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United Kingdom 1951
Directed by
Michael Powell, Emeric Pressburger
128 minutes
Rated G

Reviewed by
Bernard Hemingway
3 stars

Tales Of Hoffman

Not for the artistically faint-hearted, Powell and Pressburger's stunning sequel to their much-acclaimed ballet film, The Red Shoes (1948) does not have the accessibility of that film and divided critics at the time of its release, Pauline Kael famously describing it as "the product of an aberrant, second-rate imagination that confuses décor with art". That may sound irresistibly attractive to some but the problem is that as the story is entirely told as light opera, that is with no normal dialogue, unless one is familiar with it or has a good ear for deciphering lyrics, one can only grasp its broad strokes, much like watching an unsubtitled film in a language of which one only has scant knowledge.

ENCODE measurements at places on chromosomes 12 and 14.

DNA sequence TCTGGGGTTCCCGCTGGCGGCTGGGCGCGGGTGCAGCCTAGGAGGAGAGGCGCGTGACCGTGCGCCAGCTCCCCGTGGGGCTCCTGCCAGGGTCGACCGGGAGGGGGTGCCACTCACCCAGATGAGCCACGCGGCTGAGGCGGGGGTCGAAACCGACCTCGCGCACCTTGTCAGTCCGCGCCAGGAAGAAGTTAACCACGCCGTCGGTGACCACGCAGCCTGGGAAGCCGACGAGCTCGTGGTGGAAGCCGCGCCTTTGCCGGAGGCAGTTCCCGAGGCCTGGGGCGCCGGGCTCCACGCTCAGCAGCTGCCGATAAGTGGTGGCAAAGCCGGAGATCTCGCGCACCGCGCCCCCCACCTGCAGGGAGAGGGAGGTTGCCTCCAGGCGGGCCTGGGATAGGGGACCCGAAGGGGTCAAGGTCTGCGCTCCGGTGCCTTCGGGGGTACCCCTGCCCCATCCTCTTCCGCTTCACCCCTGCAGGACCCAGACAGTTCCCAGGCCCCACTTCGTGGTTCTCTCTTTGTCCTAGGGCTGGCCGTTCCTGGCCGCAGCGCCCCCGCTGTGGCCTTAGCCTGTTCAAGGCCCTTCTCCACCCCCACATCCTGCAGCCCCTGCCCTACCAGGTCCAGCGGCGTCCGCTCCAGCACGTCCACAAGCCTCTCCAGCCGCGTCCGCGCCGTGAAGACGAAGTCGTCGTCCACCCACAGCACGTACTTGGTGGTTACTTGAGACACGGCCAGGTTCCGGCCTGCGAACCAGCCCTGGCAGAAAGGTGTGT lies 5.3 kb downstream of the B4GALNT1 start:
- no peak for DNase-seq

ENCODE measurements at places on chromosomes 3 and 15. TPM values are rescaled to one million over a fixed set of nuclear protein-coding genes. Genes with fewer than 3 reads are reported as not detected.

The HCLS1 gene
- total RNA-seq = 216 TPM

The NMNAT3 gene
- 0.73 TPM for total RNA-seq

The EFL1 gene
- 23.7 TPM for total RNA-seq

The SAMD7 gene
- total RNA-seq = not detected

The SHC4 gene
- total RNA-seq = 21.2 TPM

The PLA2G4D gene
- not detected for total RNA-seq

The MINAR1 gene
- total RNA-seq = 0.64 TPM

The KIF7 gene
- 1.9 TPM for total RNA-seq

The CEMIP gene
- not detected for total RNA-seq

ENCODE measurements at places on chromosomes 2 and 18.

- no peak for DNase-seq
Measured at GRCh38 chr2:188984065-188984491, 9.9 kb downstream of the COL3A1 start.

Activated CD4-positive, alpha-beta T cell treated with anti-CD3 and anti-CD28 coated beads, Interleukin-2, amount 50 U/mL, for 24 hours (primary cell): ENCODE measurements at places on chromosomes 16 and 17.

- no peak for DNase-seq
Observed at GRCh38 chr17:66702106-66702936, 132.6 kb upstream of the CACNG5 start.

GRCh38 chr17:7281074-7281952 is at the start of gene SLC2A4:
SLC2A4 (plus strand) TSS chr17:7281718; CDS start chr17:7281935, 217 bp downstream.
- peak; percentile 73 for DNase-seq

So, although the décor is ravishing (production design is by Hein Heckroth who also did The Red Shoes) and the visual compositions (cinematography is by another P & P regular, Christopher Challis) often rival anything that Hollywood achieved (there is a defiant flourish at the very end of the film when "Made In England" is stamped on the closed program), at a cerebral level many viewers will feel frustrated at not understanding Offenbach's libretto (although the original was written in French it is here sung in English but this is only a slight help).

Robert Helpmann, Leonide Massine, Moira Shearer and Ludmilla Tcherina return from the earlier film, whilst Pamela Brown from I Know Where I'm Going! (1945) plays the valet, Nicklaus.




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